DDoS or bust! Angry gamers come for IT

When gamers threaten to bring down the system, a tech team battens down the hatches and prepares for the worst

DDoS or bust! Angry gamers come for IT
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As IT pros, we often feel like we're racing from one problem to another or we never have enough time to deal with all the demands of the job. So it feels great when efforts pay off and something goes right.

One such instance took place when I was working for a company that produced free-to-play browser games for large numbers of players. I was part of a team that constructed a fictitious world where players could roam around continents and oceans and come across many quests to solve. They could also battle each other or band together to go on quests.

Several times each week, our team released updates to this gaming world, so each working day was a busy race toward the next due date. 

Our players were very vocal about changes, whether they liked them or not, and after the updates were released, the in-game chats and forums would be especially busy.

The trap is set

One day, we changed some of the financial rules. This was badly received by the players, including highly respected community members who had been playing the game since it had rolled out several years before. The players heatedly discussed the change for several days.

Eventually, they agreed to gather in one spot on the world map and stage a protest, expecting to cause a DDoS attack on our servers. Our community managers immediately alerted us to what the players were attempting.

We felt well prepared technically, but still uneasy. Our system architecture was sophisticated and our server resources quite extensive, but no one had ever put the systems to such a test. To be on the safe side, we decided to batten down the hatches.

The players' attack plan was founded on two assumptions: that we were providing only one server for each translation of the game, and that their gathering in one place of this world would affect this server's performance. We never told them that both assumptions were wrong.

In actuality, it didn't matter if players' characters were in one place or spread out all over the world, or that during log-in players had to choose an entry from a list of server names. Due to the architecture we had devised and assembled over time, behind each single list entry for a "server" stood a load balancer set atop a pyramid of similar components that were founded on clouds of servers floating above globe-covering Content Distribution Networks. Players were served by many more than one machine.

Tech preparation: All hands on deck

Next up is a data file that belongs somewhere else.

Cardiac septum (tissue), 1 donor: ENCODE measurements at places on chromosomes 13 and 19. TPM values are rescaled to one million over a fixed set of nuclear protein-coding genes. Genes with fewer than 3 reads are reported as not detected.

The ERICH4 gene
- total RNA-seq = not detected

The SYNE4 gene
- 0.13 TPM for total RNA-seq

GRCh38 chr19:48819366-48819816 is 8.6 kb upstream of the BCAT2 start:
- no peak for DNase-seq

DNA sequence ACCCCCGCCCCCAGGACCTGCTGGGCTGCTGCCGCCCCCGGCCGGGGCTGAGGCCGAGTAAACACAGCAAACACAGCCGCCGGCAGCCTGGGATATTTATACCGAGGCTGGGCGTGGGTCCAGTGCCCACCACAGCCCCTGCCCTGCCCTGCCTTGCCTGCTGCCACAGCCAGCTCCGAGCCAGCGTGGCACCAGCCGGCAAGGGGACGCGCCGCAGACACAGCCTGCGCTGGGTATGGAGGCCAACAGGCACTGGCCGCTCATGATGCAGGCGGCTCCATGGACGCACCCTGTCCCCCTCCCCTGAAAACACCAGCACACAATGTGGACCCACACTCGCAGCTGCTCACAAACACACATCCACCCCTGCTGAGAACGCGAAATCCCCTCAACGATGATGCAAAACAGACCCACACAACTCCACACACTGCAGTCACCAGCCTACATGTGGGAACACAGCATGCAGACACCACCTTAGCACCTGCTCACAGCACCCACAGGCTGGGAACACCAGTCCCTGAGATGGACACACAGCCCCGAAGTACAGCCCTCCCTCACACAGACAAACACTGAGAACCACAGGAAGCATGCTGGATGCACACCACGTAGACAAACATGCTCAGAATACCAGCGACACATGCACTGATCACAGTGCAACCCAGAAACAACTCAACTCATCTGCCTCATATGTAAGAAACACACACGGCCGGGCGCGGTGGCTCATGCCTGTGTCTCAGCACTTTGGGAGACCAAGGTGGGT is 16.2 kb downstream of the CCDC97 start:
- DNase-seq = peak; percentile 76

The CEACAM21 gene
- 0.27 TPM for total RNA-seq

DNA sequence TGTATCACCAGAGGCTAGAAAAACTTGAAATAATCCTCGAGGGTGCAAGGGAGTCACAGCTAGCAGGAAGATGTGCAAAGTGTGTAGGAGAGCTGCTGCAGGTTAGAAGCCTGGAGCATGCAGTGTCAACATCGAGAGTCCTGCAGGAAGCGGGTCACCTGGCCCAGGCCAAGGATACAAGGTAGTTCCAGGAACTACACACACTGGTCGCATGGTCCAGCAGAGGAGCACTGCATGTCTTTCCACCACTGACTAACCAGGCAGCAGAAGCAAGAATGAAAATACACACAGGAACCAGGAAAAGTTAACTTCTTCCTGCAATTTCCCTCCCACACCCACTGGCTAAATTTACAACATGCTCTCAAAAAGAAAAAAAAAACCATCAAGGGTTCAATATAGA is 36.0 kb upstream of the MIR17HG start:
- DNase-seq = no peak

But would our architecture endure what the players had planned? We thought so, but took extra precautions just in case. We had five days to prepare and tried anything that came to mind: load tests, renting more cloud servers, networking with CDN suppliers, and even borrowing servers from other games (because our supplier would've taken too long to deliver new ones).

All the while, the players bragged on the forums how they would get back at us for the rule changes.

Eventually, the appointed time for the protest rolled around and we'd be able to see in real time if our preparations would work out. Our team gathered around as one of us logged into the game and went to the place where the protesters had agreed to meet: a deserted void in the center of the world. On another floor, the devops team watche server performance even more closely than usual.

The moment of truth

The appointed time came, and within seconds the place was occupied by tens of thousands of protesters. We could tell from statistics that some protesters had even been playing the game for days and nights on end to have their game avatar traverse seas and continents in order to make it. Very quickly, the entire screen turned to pitch black, as the software wasn't able to render all those characters individually. The in-game chat was flooded with so many protest messages that it flew by in a blur.

Then something happened that no one had expected: The massive gathering attracted more players who arrived on scene. They had been roaming the world as usual, looking to challenge, battle, and plunder. Immediately, they attacked the protesters. The protesters, caught up in the action and not able to tell friend from foe, hit back.

A massive battle broke out—the largest ever witnessed in this game. Within moments, the screen turned white with smoke and dust, then black again with defeated avatars decaying into the ground and into eventual oblivion. The avatars left standing quickly fled the scene.

Shortly after it had started, the protest was over and had vanished. The in-game chat turned to silence as the players went quiet from the shock of what had happened.

The onlooking team members were also shocked—faces turned pale and jaws dropped to the ground. Then someone reached for a phone and called devops. Our preparations had paid off, and our system had balanced the server load so well that it had easily handled both the expected protest and the unexpected battle without any problems ensuing.

We went back to our regular duties. And as time would show, that was the end of anybody debating that particular rule change.

The lesson learned? It will pay in time to have your proverbial tech haystacks tied down thoroughly as there's always a storm coming—though when and where nobody can tell in advance. And when the solid preparations can be beefed up to handle a known, tougher scenario, it's very satisfying when the efforts pay off.